2. Section 2 of Republic Act 296 (Judiciary Act) expressly provides that the Courts referred to in said Act are only the "Supreme Court, Court of Appeals, the Court of First Instance, and City and Municipal Courts and there arises a prima facie presumption that Judges of the Juvenile and Domestic Relations Courts are not included in Section 5 of the same Act because of the well-settled rule: Expressio unius est exclusio alterius.

3. Due to the peculiar nature of procedures followed by said courts, such that a "system of conciliations, no matter how long drawn, should be an essential part of its procedure," and." . . Efforts should be made to establish an effective working relationship between law and the behavioral sciences for the purpose of reconstructing a family’s troubled situation." ("Family Courts — Gimmick or Panacea," Australian Law Journal. Vol. 43. Dec. 1969).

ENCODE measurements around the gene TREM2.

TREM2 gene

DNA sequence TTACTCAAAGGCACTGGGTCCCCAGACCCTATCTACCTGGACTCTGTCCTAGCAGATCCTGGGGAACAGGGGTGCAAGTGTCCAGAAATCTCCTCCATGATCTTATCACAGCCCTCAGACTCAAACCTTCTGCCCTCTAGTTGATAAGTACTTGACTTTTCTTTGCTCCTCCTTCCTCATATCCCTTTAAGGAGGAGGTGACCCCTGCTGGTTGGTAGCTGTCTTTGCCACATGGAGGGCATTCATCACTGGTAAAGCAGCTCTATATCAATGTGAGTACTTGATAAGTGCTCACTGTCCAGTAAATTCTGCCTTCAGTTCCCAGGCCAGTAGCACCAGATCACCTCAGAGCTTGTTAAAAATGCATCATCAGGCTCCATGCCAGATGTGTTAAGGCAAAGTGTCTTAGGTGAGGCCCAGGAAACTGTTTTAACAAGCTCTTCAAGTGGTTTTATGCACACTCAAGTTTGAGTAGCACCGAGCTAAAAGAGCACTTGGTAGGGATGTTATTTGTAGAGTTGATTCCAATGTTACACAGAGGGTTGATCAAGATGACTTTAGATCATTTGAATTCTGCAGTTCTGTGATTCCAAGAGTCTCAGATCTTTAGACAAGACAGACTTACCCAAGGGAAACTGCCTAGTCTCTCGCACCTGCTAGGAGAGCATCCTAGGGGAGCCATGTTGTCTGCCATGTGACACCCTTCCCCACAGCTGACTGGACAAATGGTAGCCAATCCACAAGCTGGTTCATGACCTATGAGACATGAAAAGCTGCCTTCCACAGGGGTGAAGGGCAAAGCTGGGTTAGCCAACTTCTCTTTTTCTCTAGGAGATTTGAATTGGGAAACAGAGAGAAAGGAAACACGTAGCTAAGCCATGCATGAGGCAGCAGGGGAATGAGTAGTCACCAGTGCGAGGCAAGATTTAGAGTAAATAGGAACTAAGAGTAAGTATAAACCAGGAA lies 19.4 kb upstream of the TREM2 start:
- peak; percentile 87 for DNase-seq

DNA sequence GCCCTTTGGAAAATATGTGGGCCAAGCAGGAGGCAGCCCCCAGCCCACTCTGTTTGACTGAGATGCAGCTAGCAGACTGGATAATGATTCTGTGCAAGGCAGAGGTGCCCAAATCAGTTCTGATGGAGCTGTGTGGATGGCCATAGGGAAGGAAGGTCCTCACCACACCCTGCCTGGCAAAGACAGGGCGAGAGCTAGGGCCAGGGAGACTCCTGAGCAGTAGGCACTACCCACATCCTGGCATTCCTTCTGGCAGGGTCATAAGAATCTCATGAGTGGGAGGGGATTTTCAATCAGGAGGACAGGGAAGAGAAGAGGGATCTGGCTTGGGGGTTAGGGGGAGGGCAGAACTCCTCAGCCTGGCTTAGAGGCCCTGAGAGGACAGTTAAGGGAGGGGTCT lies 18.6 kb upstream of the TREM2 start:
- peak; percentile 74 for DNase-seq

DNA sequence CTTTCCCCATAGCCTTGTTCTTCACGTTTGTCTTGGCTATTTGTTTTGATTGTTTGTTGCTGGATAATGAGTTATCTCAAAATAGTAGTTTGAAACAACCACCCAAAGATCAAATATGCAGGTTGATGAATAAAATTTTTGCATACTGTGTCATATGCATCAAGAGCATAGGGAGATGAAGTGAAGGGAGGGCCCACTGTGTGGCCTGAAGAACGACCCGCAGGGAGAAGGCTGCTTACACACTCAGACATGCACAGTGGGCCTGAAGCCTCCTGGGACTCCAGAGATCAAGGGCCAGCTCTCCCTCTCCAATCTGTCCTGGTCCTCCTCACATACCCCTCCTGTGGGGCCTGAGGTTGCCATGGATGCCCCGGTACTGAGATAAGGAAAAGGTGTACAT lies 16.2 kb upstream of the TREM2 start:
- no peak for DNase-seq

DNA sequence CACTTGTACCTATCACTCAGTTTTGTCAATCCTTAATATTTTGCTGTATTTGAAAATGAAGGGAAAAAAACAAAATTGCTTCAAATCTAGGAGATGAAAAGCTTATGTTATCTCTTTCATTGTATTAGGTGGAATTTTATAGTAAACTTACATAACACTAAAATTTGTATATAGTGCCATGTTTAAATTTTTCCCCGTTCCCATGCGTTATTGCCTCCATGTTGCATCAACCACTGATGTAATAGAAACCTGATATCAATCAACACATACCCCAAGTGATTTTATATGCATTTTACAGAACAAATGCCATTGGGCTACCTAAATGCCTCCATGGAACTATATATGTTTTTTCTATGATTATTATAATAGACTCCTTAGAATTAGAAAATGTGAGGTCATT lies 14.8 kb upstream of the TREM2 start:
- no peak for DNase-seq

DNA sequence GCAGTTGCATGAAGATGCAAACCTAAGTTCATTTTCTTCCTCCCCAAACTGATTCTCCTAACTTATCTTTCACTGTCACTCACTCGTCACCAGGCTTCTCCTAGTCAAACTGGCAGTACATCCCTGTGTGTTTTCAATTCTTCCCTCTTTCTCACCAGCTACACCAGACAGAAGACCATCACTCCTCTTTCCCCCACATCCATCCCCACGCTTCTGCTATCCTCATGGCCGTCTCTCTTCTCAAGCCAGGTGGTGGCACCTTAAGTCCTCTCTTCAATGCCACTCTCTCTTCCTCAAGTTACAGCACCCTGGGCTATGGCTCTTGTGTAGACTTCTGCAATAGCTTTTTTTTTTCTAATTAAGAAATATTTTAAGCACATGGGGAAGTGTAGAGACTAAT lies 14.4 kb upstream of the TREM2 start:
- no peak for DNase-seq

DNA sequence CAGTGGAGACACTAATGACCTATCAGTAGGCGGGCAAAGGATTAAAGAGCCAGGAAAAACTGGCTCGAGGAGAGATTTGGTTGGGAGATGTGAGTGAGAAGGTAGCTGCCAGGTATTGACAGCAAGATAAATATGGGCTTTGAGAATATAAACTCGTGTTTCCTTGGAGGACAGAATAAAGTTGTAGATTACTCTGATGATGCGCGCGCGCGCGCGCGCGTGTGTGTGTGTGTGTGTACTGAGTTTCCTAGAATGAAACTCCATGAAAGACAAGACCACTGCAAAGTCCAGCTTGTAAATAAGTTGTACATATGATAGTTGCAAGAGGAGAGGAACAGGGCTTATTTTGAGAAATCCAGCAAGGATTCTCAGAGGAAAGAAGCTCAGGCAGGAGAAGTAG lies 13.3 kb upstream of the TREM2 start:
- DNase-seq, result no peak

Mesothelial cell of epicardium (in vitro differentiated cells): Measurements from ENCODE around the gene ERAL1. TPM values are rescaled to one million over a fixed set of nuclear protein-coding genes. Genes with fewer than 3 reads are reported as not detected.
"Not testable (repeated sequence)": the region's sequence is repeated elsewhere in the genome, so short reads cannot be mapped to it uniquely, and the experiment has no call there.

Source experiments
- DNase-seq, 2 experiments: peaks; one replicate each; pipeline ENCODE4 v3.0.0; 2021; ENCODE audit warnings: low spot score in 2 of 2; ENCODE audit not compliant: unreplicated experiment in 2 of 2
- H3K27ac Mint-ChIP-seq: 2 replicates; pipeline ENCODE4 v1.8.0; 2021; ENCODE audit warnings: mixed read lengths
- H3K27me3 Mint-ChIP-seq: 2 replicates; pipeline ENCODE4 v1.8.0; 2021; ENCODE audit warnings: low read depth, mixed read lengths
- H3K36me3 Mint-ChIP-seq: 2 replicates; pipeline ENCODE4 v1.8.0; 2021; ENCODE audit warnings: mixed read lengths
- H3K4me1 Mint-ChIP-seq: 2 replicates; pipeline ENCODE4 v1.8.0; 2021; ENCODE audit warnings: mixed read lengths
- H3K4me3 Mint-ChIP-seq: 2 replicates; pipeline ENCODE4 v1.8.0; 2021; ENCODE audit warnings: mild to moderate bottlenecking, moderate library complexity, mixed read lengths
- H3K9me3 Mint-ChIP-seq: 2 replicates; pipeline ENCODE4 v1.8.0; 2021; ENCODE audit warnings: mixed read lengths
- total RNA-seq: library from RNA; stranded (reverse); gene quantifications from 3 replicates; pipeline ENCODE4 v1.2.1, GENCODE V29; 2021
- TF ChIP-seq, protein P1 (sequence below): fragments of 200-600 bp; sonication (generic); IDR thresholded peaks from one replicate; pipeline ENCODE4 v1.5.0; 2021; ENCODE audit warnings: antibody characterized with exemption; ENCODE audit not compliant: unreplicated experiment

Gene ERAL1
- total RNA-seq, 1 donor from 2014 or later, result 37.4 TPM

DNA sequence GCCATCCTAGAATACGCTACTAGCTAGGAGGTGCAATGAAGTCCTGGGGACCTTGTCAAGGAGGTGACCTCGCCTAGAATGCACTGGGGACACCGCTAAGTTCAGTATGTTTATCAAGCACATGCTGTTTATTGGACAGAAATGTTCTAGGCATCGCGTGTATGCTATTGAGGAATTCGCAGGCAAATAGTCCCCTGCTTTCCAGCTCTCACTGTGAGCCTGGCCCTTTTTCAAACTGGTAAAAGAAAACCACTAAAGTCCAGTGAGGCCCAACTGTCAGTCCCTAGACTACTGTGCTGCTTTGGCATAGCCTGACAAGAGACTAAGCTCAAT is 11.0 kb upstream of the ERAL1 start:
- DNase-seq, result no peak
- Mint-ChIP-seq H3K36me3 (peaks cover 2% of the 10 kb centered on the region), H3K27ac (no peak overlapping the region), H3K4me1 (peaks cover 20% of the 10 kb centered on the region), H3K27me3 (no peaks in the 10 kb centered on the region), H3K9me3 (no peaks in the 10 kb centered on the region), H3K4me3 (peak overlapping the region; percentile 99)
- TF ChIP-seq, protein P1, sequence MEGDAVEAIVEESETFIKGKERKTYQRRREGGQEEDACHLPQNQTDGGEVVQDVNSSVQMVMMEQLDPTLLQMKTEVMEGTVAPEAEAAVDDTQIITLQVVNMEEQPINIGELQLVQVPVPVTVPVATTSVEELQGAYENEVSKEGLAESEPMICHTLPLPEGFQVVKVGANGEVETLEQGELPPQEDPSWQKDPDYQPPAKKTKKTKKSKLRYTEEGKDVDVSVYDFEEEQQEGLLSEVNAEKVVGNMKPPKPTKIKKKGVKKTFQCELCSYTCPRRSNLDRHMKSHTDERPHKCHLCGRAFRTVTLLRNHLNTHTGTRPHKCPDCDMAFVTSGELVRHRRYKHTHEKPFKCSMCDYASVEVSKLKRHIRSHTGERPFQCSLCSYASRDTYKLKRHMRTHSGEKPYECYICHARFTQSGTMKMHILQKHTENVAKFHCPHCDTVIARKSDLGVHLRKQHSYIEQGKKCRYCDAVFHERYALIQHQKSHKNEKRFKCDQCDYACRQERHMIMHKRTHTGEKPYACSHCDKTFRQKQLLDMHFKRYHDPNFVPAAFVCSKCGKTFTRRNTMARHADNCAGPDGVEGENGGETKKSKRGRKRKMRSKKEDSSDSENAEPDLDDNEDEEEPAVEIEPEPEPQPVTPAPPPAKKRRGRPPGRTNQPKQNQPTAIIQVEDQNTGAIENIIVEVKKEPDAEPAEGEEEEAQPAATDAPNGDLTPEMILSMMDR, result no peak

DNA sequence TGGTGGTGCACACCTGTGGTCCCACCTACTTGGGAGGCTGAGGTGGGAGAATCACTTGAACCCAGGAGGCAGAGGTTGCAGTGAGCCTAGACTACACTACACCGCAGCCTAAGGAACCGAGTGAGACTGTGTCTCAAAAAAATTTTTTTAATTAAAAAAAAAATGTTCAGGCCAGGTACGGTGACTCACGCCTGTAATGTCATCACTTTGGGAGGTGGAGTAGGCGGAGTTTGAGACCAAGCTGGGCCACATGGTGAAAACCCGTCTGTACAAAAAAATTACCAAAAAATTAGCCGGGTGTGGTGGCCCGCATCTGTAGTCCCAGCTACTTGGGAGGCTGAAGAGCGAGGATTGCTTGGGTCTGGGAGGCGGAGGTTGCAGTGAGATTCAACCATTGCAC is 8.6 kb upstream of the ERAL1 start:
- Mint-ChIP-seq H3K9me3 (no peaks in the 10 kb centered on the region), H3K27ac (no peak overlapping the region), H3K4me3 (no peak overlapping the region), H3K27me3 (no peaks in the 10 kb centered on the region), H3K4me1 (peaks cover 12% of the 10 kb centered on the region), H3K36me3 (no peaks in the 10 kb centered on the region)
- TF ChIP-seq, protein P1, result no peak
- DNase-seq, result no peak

There is no question that the court, before ordering the appointment of a guardian for an incompetent, must have before it competent evidence which are clear and definite, demonstrating the facts necessary to sustain the order. As stated by Justice Moreland, "to declare a person of full age to be incompetent to manage his affairs and thereby depriving him of the possession of a right to hold and manage his property, is a serious thing. It makes from him one of the greatest privileges of life in contravention of those fundamental rights which all men naturally have to possess, control, manage and enjoy their own property. It is for this reason that the courts generally hold that the statute permitting a declaration of incompetency and the appointment of guardians for the property of incompetents must be strictly followed . . . and any material departure therefrom, . . . results in a loss of jurisdiction." (Yangco v. Court of First Instance of Manila, 29 Phil., 183, 186, 187.) It is for this reason that respondent, apparently aware of her duty and responsibility under the circumstances, clarified her order of March 10, 1970 to the effect that the declaration therein of Rosa S. Pascual’s incompetency is only preliminary, the purpose being "to stay off any disposition of the properties of the wards in view of the preliminary findings of the Court." Such clarificatory order was necessary in view of the tenacious opposition of the complainant to the declaration by the court of the incompetency of her mother, Rosa Sempio Vda. de Pascual. As a matter of fact, the complainant assailed on certiorari with the Court of Appeals in CA-G.R. No. 45061-R the validity of the order of respondent of March 10, 1970, declaring Rosa S. Pascual as incompetent, but this was dismissed by the appellate court, upon its understanding that the declaration of incompetency was not final, and respondent has expressly granted complainant opportunity to prove her mother’s competency.